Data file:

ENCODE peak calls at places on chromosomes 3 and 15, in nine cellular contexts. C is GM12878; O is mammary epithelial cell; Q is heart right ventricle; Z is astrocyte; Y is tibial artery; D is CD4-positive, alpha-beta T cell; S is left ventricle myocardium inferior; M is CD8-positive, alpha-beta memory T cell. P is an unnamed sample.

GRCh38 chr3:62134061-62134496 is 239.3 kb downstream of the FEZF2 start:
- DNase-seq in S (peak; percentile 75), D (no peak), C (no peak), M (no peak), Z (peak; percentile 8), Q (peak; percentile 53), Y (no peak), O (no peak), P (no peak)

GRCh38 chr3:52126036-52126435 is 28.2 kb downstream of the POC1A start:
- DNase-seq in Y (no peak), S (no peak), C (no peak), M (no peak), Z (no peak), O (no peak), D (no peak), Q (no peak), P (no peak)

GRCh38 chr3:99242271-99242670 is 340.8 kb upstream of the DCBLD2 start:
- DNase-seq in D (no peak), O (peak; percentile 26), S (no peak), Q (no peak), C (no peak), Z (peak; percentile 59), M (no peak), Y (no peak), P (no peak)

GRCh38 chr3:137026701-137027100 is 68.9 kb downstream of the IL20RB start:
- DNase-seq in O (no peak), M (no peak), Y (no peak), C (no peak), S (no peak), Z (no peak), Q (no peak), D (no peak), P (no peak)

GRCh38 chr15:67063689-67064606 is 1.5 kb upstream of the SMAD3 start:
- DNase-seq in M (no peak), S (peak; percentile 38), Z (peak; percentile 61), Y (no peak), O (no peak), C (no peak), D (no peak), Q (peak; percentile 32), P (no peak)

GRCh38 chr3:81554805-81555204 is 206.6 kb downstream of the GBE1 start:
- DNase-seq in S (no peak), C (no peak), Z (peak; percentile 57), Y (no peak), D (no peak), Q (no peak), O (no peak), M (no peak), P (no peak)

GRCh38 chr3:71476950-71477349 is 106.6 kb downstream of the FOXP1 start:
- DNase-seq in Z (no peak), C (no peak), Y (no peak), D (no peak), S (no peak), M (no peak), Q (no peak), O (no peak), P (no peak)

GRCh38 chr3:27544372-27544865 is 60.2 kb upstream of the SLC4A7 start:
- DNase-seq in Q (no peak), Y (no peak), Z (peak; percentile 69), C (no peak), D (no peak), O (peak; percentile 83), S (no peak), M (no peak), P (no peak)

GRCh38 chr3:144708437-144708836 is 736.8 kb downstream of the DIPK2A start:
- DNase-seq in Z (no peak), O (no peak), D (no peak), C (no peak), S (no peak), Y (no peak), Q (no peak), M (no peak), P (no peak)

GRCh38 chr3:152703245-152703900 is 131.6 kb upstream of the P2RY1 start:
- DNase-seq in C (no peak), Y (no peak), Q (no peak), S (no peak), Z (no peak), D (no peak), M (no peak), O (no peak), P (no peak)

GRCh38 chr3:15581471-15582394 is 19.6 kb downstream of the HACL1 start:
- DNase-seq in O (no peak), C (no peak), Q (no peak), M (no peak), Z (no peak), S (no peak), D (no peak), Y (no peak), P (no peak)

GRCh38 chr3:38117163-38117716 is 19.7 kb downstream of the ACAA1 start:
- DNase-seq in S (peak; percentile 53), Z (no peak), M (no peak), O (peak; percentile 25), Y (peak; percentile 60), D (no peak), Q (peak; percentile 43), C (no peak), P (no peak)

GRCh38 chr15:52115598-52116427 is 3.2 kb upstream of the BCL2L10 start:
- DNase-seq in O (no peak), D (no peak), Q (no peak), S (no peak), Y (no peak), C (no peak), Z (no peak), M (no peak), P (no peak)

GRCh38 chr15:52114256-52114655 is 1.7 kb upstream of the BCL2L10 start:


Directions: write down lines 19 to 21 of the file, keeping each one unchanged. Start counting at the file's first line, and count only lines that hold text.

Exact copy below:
- DNase-seq in Z (no peak), O (no peak), D (no peak), C (no peak), S (no peak), Y (no peak), Q (no peak), M (no peak), P (no peak)

GRCh38 chr3:152703245-152703900 is 131.6 kb upstream of the P2RY1 start:
- DNase-seq in C (no peak), Y (no peak), Q (no peak), S (no peak), Z (no peak), D (no peak), M (no peak), O (no peak), P (no peak)